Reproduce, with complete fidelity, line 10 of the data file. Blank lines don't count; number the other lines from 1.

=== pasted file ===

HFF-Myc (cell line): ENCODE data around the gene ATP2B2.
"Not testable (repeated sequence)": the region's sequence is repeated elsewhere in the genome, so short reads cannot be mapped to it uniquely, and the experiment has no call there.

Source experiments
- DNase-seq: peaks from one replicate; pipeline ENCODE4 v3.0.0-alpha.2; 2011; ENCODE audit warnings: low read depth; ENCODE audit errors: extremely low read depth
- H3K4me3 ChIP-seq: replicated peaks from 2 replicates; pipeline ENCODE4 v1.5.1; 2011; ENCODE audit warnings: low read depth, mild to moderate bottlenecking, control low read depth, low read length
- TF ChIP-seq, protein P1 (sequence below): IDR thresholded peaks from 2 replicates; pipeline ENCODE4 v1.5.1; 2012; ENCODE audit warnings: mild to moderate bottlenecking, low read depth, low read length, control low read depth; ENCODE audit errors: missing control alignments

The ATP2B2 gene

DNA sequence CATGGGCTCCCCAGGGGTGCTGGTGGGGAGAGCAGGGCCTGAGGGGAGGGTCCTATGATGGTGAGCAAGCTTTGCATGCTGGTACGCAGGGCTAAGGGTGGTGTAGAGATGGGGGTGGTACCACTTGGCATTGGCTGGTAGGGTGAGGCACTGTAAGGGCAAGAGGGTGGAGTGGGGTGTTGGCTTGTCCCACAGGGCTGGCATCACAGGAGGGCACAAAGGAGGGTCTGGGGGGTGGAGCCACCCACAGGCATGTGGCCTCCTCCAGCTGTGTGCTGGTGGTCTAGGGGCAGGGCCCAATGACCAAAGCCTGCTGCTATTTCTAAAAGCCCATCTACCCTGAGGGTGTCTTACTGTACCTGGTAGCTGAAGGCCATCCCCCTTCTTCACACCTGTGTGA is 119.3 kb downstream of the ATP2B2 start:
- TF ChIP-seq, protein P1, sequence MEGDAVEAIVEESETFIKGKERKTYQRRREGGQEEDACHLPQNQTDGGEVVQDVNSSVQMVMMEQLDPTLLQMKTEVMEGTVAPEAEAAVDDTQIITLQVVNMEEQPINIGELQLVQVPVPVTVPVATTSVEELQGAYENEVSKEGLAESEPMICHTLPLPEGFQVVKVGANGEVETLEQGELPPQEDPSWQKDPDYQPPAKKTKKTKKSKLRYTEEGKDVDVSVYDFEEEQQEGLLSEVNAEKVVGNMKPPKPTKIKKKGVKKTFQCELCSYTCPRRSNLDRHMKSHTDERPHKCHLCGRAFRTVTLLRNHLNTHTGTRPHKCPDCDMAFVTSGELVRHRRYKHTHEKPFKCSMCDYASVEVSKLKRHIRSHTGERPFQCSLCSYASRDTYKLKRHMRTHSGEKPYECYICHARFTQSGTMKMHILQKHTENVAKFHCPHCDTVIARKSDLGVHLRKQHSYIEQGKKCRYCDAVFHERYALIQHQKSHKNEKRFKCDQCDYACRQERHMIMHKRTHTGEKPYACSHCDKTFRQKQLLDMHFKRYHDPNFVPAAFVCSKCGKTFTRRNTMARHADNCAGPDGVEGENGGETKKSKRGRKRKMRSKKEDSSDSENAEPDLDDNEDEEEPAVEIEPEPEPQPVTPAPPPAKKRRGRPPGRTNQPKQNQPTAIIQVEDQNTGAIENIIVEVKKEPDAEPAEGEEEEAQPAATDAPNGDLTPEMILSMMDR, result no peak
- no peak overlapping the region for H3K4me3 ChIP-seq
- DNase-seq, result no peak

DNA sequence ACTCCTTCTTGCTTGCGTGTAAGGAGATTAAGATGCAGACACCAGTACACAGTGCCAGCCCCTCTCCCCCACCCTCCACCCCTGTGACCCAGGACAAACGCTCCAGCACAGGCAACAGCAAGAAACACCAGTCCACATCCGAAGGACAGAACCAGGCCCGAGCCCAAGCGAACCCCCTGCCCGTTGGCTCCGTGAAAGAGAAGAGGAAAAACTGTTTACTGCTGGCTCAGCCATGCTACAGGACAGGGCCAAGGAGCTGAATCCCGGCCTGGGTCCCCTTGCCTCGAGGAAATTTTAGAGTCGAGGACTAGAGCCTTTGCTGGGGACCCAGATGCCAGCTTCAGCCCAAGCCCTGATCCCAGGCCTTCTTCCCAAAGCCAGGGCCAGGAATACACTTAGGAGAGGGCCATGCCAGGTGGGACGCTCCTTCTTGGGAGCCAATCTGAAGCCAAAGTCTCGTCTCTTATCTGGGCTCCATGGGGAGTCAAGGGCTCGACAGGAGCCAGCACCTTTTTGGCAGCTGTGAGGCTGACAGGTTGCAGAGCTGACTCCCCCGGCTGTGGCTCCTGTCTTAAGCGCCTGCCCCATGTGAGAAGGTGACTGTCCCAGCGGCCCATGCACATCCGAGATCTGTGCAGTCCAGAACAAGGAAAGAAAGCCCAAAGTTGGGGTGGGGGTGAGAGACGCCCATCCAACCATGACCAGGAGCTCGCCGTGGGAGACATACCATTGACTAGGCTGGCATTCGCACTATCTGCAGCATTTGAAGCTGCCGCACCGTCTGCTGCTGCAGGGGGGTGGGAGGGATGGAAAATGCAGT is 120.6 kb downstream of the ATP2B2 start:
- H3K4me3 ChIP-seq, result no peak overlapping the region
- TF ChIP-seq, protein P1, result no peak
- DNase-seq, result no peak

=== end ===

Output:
- no peak overlapping the region for H3K4me3 ChIP-seq